Mardi Gras

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In French, the word "Mardi" means "Tuesday," and the word "gras" means "fat," meaning that Mardi Gras translates to English as "Fat Tuesday." The name comes from the practice of preparing for the start of a period of fasting on Ash Wednesday, which immediately follows Mardi Gras. This preparation may involve eating rich foods and using up ingredients like fat, eggs and dairy, which may not be allowed during Lent.

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  • What does "Mardi Gras" mean?

    Q: What does "Mardi Gras" mean?

    A: In French, the word "Mardi" means "Tuesday," and the word "gras" means "fat," meaning that Mardi Gras translates to English as "Fat Tuesday." The name comes from the practice of preparing for the start of a period of fasting on Ash Wednesday, which immediately follows Mardi Gras. This preparation may involve eating rich foods and using up ingredients like fat, eggs and dairy, which may not be allowed during Lent.
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  • When was the first Mardi Gras parade in New Orleans?

    Q: When was the first Mardi Gras parade in New Orleans?

    A: The modern-style Mardi Gras parade in New Orleans took place in 1857, with members of the newly formed Mistick Krewe of Comus presenting the city's first themed parade, which included floats and other features that are now recognizable as a Mardi Gras celebration. Prior to this, Mardi Gras celebrations in New Orleans had mostly been informal, and events such as a fatal balcony collapse in 1854 and a spate of violence by masked revelers in 1855 caused a local Creole newspaper to declare that the city's Mardi Gras celebrations were officially over. The 1857 parade resurrected New Orleans' Mardi Gras celebrations and helped to form traditions and set the tone for parades and events that are still part of the holiday festivities.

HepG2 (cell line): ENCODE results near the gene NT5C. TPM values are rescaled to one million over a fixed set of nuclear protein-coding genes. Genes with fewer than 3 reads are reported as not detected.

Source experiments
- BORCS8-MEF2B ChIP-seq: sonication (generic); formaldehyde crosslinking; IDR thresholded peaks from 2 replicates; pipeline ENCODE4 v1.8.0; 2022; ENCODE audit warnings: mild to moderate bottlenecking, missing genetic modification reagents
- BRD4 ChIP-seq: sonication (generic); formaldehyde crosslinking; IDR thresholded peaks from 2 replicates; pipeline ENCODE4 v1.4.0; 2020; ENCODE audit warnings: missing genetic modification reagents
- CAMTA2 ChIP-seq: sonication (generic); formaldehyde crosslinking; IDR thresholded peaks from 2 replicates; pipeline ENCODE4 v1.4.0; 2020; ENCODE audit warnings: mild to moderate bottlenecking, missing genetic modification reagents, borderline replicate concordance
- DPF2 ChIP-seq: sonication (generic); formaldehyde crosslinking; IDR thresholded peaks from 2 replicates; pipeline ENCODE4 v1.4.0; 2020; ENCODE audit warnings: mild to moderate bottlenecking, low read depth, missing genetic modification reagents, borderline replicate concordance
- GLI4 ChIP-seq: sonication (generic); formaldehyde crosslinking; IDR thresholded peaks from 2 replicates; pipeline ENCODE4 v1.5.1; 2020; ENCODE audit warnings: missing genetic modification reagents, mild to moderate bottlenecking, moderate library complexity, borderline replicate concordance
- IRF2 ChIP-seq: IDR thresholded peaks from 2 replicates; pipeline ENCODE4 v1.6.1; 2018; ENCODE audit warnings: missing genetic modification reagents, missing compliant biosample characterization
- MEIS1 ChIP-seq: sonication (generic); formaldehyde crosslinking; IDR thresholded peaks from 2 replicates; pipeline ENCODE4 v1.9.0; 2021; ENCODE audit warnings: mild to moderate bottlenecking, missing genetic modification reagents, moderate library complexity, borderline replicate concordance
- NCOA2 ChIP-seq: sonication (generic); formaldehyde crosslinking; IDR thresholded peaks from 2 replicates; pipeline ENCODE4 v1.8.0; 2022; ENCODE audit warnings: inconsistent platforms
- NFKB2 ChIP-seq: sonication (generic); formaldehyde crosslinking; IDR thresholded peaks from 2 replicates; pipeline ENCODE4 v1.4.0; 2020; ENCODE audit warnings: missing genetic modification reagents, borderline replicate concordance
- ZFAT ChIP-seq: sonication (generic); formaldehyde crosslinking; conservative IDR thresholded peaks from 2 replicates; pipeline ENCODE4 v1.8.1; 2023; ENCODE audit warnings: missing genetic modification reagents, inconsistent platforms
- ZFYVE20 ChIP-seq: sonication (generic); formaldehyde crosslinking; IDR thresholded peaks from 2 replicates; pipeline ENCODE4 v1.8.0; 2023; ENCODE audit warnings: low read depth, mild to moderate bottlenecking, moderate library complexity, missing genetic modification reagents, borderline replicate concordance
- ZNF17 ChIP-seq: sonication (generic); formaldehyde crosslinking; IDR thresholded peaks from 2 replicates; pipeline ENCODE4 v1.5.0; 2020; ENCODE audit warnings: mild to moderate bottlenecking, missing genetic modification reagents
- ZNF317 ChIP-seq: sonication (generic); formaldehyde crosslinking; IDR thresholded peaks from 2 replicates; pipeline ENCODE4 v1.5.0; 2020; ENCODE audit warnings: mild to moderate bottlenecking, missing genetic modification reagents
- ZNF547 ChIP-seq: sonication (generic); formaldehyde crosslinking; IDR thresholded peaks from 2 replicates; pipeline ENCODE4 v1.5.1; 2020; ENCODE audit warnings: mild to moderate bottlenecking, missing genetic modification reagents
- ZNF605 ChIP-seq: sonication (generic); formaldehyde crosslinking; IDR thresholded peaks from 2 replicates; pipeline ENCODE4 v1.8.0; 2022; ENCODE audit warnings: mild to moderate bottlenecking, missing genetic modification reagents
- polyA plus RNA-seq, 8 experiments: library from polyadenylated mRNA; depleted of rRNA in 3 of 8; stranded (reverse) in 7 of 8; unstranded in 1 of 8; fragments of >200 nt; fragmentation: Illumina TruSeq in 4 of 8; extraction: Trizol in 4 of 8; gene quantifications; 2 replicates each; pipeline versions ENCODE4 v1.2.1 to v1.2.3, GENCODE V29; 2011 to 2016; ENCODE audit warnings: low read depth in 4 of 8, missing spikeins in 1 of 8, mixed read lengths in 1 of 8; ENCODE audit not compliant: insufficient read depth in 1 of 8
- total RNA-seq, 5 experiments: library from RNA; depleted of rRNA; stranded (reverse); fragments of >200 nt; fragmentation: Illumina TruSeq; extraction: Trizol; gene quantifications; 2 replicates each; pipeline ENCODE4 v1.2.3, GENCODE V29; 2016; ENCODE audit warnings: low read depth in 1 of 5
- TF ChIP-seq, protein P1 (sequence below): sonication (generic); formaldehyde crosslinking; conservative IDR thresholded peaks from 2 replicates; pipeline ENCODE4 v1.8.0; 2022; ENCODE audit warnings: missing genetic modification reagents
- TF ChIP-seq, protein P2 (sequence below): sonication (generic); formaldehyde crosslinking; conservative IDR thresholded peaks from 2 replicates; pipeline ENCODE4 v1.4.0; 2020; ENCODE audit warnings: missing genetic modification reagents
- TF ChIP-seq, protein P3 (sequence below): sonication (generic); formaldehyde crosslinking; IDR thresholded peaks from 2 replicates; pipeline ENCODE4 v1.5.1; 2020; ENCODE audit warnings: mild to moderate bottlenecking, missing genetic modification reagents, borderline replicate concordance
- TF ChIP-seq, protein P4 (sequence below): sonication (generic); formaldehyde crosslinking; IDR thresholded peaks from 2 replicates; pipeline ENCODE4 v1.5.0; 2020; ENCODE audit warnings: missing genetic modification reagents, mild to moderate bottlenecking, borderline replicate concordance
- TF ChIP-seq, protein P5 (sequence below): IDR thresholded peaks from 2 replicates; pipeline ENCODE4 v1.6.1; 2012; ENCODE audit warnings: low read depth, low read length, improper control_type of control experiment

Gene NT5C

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  • Why do people wear masks during Mardi Gras?

    Q: Why do people wear masks during Mardi Gras?

    A: People wear masks during Mardi Gras to add excitement to their festivities. According to the International Business Times, Mardi Gras is an opportunity for people to abandon social constraint by donning a mask to celebrate Fat Tuesday.